Celsiana Warwick

A photo of Celsiana Warwick

Celsiana is a Ph.D. candidate in Classics at the University of California, Los Angeles. She received her B.A. in Classics with highest honors from the University of California, Davis in 2012, with a double minor in Anthropology and Linguistics. Her undergraduate thesis focused on post-Homeric representations of Achilles and Patroclus in Greek literature and the ways in which portrayals of the two heroes were influenced by shifting paradigms of masculinity and sexuality. In 2014 she received her M.A. from the University of California, Los Angeles. Her M.A. paper, entitled “The Maternal Warrior: Achilles and Gendered Similes in the Iliad,” argued that maternity in the Iliad is associated with martial protection, and that Achilles identifies his own problematic role as the protector of his comrades with the figure of the Homeric mother who is both protector and destroyer of her own offspring.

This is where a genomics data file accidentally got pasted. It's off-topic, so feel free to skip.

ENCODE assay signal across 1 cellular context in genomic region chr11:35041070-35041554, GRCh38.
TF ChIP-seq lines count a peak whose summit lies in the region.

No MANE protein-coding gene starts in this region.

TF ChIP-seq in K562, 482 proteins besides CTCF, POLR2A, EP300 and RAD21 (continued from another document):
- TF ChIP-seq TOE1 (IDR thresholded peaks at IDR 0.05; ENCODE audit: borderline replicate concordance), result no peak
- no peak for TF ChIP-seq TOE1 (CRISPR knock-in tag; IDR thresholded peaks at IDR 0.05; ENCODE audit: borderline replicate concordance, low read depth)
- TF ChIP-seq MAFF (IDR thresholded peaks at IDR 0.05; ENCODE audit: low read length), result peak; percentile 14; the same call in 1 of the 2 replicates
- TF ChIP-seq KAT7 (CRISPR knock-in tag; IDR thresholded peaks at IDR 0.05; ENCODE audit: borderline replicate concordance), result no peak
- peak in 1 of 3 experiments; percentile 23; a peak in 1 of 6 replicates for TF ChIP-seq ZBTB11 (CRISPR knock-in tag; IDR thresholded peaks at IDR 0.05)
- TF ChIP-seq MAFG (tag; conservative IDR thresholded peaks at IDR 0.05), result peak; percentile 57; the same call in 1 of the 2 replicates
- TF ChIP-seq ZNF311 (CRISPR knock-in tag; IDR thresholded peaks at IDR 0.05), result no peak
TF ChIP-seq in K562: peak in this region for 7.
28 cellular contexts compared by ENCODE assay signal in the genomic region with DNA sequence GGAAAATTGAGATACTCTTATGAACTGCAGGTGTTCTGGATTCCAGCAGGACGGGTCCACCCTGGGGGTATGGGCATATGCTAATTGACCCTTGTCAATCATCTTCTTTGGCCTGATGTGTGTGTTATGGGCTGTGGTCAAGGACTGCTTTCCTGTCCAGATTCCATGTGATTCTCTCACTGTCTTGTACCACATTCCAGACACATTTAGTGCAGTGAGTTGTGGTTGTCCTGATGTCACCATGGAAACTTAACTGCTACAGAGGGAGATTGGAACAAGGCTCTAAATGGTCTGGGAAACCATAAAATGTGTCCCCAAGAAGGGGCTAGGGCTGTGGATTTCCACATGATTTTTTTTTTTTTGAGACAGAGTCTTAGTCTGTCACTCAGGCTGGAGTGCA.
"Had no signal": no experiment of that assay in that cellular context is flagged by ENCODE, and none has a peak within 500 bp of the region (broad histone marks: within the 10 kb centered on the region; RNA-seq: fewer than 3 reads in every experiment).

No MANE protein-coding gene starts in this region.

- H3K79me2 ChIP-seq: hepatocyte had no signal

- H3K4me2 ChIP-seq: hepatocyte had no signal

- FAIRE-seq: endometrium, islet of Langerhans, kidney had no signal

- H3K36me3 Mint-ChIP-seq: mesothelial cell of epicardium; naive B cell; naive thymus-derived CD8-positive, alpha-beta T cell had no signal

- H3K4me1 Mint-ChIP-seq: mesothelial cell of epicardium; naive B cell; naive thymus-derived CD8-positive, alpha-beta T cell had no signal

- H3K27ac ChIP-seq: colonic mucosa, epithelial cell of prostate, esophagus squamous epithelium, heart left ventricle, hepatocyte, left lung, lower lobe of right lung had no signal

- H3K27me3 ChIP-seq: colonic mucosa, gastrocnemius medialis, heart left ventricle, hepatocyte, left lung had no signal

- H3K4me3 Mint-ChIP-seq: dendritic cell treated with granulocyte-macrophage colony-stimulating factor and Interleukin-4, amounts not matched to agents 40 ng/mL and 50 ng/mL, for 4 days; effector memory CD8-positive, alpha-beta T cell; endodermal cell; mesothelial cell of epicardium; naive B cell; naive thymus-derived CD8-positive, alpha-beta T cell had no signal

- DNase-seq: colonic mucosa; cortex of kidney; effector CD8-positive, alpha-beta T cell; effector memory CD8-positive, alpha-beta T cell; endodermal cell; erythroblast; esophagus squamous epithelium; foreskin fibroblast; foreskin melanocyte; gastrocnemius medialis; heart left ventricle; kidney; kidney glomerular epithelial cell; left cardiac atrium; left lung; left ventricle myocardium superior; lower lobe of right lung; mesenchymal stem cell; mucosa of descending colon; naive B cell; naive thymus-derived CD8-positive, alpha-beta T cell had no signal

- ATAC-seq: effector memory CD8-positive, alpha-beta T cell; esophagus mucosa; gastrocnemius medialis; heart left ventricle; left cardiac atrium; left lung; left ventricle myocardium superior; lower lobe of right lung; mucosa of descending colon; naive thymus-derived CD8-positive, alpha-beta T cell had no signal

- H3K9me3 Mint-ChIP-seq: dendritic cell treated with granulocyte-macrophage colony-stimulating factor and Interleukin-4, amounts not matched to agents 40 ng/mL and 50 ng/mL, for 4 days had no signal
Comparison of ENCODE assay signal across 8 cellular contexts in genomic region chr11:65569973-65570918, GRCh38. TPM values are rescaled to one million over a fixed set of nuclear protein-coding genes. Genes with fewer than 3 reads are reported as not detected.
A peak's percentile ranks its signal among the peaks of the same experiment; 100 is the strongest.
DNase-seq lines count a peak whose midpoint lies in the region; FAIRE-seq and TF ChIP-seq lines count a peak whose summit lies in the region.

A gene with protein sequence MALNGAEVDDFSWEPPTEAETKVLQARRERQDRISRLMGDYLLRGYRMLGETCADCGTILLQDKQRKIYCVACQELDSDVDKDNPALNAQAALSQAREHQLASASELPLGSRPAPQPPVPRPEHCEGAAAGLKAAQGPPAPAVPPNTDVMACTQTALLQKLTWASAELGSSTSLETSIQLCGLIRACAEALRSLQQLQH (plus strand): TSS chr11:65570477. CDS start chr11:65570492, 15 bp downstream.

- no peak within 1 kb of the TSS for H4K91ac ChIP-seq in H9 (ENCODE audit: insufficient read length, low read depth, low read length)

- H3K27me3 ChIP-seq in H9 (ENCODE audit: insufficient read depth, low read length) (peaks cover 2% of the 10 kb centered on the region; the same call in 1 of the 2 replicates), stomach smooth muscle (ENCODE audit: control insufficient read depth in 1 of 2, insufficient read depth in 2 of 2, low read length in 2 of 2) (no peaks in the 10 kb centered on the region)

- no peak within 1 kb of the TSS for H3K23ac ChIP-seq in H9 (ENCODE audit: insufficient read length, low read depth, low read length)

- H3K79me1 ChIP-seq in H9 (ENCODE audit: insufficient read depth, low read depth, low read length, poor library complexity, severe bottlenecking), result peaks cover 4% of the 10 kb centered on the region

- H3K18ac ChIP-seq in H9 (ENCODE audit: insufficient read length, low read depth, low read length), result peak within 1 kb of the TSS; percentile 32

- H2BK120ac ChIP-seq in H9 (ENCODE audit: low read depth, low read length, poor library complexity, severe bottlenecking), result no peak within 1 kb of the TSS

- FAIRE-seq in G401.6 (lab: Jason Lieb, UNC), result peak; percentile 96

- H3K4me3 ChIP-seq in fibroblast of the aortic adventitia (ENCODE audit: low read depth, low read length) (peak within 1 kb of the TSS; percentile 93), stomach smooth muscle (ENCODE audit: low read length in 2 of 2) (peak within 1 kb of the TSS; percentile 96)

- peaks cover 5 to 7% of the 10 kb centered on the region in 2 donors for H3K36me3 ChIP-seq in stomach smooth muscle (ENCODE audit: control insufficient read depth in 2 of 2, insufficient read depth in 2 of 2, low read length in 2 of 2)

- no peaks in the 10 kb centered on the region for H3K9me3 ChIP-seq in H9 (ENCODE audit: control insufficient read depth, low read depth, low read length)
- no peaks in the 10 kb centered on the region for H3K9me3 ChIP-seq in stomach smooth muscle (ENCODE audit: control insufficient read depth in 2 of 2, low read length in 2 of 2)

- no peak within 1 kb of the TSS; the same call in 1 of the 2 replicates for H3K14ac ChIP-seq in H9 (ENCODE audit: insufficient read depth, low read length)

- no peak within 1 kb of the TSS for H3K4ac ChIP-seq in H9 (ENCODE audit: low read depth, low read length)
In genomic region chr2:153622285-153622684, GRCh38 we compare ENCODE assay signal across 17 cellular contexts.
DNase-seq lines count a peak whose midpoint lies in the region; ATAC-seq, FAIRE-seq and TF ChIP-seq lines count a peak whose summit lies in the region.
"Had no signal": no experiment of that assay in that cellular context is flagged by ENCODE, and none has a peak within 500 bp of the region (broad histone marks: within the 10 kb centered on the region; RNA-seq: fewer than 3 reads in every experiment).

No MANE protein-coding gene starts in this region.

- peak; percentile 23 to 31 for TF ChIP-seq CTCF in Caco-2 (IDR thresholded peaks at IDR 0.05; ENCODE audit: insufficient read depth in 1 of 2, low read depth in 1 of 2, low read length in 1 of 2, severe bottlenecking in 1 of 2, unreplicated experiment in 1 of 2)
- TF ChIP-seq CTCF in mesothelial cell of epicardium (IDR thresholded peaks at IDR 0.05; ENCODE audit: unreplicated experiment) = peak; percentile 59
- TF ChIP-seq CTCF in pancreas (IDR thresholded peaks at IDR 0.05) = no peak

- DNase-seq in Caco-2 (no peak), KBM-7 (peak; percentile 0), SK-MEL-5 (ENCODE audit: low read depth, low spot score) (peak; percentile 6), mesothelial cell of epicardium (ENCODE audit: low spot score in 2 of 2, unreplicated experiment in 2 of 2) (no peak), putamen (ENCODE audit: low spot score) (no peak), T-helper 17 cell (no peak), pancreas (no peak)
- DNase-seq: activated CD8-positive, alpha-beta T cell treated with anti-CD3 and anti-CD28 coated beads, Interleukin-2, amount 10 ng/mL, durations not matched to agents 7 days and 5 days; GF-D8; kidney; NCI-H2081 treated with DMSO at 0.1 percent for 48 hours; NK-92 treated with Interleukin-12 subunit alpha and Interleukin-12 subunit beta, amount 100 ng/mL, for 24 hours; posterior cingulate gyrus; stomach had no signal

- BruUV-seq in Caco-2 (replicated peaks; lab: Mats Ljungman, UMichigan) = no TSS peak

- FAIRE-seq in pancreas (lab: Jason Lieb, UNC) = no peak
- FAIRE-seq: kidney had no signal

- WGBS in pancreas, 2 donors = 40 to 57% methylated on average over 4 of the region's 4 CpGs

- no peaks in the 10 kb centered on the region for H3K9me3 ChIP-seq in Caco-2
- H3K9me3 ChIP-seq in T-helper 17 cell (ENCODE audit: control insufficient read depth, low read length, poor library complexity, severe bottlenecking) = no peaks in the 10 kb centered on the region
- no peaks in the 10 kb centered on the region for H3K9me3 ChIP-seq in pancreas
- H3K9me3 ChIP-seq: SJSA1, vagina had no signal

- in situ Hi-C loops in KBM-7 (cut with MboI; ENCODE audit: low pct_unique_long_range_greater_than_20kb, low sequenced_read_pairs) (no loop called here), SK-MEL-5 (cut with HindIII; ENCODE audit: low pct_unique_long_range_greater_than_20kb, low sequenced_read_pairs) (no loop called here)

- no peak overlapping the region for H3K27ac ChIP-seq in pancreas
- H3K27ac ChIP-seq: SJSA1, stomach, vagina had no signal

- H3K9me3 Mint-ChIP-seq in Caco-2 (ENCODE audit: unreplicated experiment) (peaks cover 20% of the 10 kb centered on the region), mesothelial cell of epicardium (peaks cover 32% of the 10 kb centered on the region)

In 2015, Celsiana participated in the American School of Classical Studies at Athens Summer Session, which allowed her to deepen her study of Greek art and archaeology. In addition to her graduate coursework in Classics at UCLA, Celsiana studied Sanskrit for two years and enrolled in Gender Studies seminars. In 2016, she completed the UCLA Graduate Certificate in Gender Studies. Celsiana advanced to candidacy in June of 2016. Her qualifying paper, “Christian Martyr as Homeric Hero: A Literary Allusion in Perpetua’s Passio,” explored the possibility of Hector serving as a model for Perpetua as she attempted to navigate the conflicting demands of her family and her faith. Celsiana’s dissertation is entitled “For Those Yet to Come: Gender and Kleos in the Iliad.” This project argues that Homer’s Iliad expresses a critique of heroic glory by constructing feminine voices and perspectives in opposition to the masculine warrior ideology that privileges the pursuit of glory above all else.

Celsiana’s research interests include Homeric epic, Greek poetry, Gender and Sexuality, Women’s Writing, Martyr Narratives, and Homeric receptions. Her ambition in life is to learn every language that appears in T.S. Eliot’s The Waste Land.